We, meaning white people, are very unusual to them. They call us mazoongoo and chant it as we drive in the bus and especially in the villages. For most, we are the first white people they have ever seen. I went with a group to make five home visits. We take them five cups of sugar and five cups of posho. I did not realize when we left that I was the only white person that went. There were others from our team but they were African American. The village children ran out yelling "mazoongoo" "mazoongoo". They were amazed by me. They would run up just to touch my hands. Then when they saw that I wouldn't bite, they grabbed on to every white piece of skin they could. Our translators would tell them to stop but then they would run up just to touch my fingers. I have never experienced anything like it.

I did not feel like a rock star as it may sound. I felt overwhelmed. The sights I was seeing was too much. Children walking around naked with obvious signs of disease. Women probably younger than me weathered and worn by the hard conditions they must live in. Cows, goats and chickens inches away from us. We walked through dirt streets and corn fields to deliver the posho and sugar. We went to the very poor. Their houses were more like caves with no electricity. They cooked on a little fire right outside the doorway. Most did not have doors to keep anything out. To say they appreciated the items is an understatement. We told them that we came in the name of Jesus and they He cared for them. One woman bowed on her knees at our feet. She would not get up off her knees because she was so thankful. That was overwhelming. I fought back the tears because I knew if one trickled out then the flood gate would break and the crying would not stop.

This is only day one. Only by the strength of Jesus will I survive this experience. I am speaking emotionally because we all feel very safe here. Even as we walked through the villages with our translators I never felt scared. (That comment was for our parents :)

I am having trouble loading pictures. I am hoping to use one of our team members computer tomorrow and be able to load some photos. We are taking tons and can't wait to share them with you.

Prayer Request: I want to ask you to pray for me and my stomach. The smells here have gotten to me today. I can't get the smells out of my nose or mind. Even here where we are staying the smell of the food they are preparing for us, which needless to say I can not eat, is making me sick. Please pray specifically that God will strengthen me physically. Thank you so much!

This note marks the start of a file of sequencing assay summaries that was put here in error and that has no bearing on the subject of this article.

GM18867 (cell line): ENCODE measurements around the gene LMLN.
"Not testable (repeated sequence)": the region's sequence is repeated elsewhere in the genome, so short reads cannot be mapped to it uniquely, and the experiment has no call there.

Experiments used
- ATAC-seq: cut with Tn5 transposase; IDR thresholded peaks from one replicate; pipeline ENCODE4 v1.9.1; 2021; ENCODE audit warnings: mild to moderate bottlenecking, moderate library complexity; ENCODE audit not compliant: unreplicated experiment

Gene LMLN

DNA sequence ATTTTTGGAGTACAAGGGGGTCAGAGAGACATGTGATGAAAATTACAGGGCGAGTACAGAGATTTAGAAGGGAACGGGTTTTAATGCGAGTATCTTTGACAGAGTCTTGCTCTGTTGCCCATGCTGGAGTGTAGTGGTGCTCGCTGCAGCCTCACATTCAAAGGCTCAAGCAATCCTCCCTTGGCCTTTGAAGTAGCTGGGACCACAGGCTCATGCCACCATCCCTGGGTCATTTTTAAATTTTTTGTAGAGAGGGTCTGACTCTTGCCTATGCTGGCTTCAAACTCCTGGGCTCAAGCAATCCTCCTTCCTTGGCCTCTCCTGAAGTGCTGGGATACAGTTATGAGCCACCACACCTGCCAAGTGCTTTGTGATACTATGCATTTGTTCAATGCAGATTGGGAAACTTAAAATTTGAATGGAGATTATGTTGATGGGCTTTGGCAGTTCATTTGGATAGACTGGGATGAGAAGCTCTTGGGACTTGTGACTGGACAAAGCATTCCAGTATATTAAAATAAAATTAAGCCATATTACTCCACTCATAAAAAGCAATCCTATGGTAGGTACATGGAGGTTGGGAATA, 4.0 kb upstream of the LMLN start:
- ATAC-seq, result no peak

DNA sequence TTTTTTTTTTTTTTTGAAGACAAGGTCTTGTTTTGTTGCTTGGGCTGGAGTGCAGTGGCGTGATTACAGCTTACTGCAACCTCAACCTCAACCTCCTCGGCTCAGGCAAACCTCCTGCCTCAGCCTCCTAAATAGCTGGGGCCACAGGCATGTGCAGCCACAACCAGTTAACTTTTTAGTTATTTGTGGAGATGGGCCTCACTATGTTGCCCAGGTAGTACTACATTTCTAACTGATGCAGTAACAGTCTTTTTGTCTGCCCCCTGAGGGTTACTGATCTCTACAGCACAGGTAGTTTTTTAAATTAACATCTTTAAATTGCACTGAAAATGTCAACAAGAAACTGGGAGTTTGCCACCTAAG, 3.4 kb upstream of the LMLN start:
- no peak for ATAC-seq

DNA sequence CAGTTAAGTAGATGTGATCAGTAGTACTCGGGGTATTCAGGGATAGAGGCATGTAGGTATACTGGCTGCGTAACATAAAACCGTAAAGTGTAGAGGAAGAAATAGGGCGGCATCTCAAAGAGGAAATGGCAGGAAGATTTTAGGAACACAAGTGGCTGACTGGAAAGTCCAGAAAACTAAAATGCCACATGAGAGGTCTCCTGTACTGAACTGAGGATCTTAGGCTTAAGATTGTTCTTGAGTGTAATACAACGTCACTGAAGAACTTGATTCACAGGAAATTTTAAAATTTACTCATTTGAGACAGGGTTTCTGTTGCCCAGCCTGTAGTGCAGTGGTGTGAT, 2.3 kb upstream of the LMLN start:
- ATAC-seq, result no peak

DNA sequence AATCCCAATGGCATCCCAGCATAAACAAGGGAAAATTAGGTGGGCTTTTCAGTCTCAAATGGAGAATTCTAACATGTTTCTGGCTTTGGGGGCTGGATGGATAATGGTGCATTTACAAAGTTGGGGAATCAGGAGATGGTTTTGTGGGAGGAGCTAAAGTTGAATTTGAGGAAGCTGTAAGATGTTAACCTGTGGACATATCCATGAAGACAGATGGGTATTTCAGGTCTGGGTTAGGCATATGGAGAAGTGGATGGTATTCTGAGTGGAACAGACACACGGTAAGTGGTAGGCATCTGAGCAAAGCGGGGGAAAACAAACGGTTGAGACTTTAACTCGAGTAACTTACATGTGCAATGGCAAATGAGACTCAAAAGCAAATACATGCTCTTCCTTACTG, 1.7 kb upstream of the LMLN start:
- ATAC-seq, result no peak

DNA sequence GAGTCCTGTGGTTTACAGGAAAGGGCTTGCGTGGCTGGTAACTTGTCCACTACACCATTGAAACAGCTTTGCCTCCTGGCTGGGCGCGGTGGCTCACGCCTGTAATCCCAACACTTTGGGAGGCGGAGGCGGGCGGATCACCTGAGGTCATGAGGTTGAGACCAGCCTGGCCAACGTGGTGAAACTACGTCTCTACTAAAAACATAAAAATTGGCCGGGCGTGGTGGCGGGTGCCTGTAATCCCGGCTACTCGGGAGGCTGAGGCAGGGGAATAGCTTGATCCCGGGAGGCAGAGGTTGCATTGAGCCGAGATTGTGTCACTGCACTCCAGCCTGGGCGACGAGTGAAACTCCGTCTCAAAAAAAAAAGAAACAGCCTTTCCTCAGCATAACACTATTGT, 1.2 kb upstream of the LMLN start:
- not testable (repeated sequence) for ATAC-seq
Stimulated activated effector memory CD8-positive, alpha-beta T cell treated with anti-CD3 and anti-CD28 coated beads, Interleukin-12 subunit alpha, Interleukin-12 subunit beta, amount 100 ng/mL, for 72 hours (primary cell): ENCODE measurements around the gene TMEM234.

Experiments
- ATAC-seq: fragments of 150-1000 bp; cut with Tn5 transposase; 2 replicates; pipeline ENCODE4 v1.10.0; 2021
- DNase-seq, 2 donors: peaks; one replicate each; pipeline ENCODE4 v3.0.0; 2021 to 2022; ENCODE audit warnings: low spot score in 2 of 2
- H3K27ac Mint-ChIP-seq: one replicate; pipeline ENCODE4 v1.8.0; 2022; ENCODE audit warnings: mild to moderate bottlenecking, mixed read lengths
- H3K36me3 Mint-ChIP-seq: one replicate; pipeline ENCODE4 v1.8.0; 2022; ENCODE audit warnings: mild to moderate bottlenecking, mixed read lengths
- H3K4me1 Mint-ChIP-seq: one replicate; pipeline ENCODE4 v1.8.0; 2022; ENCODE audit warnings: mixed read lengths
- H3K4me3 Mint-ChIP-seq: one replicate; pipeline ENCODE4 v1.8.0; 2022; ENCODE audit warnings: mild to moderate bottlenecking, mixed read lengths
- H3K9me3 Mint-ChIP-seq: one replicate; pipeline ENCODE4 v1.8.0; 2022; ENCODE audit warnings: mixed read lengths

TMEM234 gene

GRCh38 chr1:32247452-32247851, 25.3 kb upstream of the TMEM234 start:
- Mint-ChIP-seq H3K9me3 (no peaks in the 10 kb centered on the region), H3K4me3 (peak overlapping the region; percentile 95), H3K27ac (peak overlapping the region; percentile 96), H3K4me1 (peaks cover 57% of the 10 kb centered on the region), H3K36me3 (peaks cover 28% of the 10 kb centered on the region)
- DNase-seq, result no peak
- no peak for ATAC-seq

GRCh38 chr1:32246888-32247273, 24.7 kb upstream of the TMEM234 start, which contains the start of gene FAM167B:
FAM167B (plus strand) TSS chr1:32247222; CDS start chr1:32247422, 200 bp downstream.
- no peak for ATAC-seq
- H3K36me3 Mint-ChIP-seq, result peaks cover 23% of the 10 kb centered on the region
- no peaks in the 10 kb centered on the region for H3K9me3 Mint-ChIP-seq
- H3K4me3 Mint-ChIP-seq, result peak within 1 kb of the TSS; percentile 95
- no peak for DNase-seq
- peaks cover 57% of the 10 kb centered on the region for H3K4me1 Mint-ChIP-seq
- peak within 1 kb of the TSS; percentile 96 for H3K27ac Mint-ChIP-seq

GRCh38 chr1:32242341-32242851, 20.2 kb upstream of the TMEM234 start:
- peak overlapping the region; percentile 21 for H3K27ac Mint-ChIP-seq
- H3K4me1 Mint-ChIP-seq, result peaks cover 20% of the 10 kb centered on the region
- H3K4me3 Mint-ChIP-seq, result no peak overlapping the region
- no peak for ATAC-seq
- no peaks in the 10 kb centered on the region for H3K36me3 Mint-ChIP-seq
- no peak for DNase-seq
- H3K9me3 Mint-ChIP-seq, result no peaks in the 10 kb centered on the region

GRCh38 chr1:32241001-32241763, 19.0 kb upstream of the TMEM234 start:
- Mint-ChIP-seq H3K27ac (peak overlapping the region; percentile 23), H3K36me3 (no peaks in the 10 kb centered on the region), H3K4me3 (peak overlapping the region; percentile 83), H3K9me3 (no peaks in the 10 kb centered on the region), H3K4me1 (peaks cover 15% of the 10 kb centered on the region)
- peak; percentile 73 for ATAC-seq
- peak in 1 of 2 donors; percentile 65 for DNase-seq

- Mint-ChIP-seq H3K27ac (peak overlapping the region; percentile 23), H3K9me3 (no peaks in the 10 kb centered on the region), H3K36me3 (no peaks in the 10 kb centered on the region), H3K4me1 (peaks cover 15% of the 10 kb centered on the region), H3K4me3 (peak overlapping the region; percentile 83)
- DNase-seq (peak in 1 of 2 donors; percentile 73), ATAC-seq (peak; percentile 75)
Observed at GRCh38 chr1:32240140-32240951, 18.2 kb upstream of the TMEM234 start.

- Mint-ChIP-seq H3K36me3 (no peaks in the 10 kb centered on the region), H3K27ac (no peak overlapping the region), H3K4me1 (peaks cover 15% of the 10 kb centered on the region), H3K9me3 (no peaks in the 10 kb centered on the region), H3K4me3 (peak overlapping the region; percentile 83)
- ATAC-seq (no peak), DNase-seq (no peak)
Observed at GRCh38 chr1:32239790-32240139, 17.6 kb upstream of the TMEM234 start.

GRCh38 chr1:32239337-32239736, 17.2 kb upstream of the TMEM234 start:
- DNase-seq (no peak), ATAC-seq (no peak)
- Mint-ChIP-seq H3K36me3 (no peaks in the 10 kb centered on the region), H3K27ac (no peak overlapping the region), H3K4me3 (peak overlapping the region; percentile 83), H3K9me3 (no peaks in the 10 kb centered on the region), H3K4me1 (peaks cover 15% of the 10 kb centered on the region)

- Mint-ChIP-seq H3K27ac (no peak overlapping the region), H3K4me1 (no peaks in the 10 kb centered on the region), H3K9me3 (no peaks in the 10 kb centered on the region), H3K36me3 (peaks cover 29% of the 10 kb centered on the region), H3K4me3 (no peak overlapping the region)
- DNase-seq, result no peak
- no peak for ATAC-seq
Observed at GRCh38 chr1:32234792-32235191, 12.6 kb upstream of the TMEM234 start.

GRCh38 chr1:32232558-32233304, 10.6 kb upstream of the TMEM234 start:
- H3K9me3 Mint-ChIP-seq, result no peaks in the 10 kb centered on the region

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Friday, October 28, 2011

We're Here!

I woke up this morning in Africa. We had a great flight here. We lost a whole day in travel which was very confusing when trying to keep up with our malaria medicine. The most adventurous part of our trip so far was the two hour bus ride to where we are staying. I was just thankful that I fell asleep for part of it. If you can imagine it was like riding across railroad tracks with an occasional pot whole thrown in there.

We were greeted last night at the airport with children from Royal School and Orphanage. I could not contain my tears. As we embraced one another, it was hard to believe all the months of planning was finally a reality.

Well, they are giving out our instructions for today. We are going to two orphanages and then making home visits. We can't wait. I will hope to post more later. Pray for us!

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Thursday, October 27, 2011

Our Bags are Packed!

We are packed and ready to go. We are only packing in a carry on and a backpack. I was amazed by how much we were able to get in there. I think God stretched our carry on bags.

We are very excited and I can't wait to get my hands on those sweet Ugandan children.

Please pray for us and check back often for updates. We are hoping to post updates and photos so you can follow along with us.

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Monday, October 3, 2011

The Count Down Has Begun

The count down has officially begun for our trip to Africa. In twenty four days, I will be taking off from Atlanta headed to Uganda. I am very excited but as the days get closer I find myself getting a little nervous.

This is my first time out of the country and my first time being on an airplane for so long. We fly from Atlanta to Amsterdam and then from Amsterdam to Uganda. Each leg is about eight hours. I'll be honest and tell you that I really try not to think about that too much.

I know in my heart that all the worries and anxious feelings will melt away the first time I wrap my arms around one of the children. I just hope I can let go!

On Sunday of our trip we will visit an orphanage located on a small island. We will have to take a boat ride to get there. They have told us that this is the poorest of the poor. We were then told that the children have to sleep in the grass.

I know that sentence just needs a minute to sink in.

There are children that have no place to sleep and therefore must sleep outside in the grass, everyday. I am overwhelmed at the reality of this. My heart hurts when I think about these poor children. What can I, a white woman from Georgia, offer these children? How can I help them?

I can do nothing... but I know Hope! I know the One who knows each of those children by name and knows the very hairs on their heads. So I pray that as I hug those sweet babies and maybe paint a few fingernails that they will feel the hope of Jesus coming from within me.

Oh for the Glory of His Renown!